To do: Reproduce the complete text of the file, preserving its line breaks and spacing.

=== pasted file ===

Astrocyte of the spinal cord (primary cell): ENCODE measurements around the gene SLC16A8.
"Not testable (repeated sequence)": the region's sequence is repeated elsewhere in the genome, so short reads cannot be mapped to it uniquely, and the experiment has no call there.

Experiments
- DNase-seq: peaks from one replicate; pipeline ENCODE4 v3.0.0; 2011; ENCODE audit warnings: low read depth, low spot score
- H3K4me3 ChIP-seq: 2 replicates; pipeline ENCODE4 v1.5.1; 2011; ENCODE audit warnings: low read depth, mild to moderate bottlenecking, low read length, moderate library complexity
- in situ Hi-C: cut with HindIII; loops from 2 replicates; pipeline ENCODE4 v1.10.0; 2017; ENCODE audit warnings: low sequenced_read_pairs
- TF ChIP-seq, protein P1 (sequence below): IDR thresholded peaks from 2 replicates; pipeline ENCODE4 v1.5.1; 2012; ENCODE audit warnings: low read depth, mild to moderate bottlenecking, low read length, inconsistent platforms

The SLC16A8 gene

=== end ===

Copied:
Astrocyte of the spinal cord (primary cell): ENCODE measurements around the gene SLC16A8.
"Not testable (repeated sequence)": the region's sequence is repeated elsewhere in the genome, so short reads cannot be mapped to it uniquely, and the experiment has no call there.

Experiments
- DNase-seq: peaks from one replicate; pipeline ENCODE4 v3.0.0; 2011; ENCODE audit warnings: low read depth, low spot score
- H3K4me3 ChIP-seq: 2 replicates; pipeline ENCODE4 v1.5.1; 2011; ENCODE audit warnings: low read depth, mild to moderate bottlenecking, low read length, moderate library complexity
- in situ Hi-C: cut with HindIII; loops from 2 replicates; pipeline ENCODE4 v1.10.0; 2017; ENCODE audit warnings: low sequenced_read_pairs
- TF ChIP-seq, protein P1 (sequence below): IDR thresholded peaks from 2 replicates; pipeline ENCODE4 v1.5.1; 2012; ENCODE audit warnings: low read depth, mild to moderate bottlenecking, low read length, inconsistent platforms

The SLC16A8 gene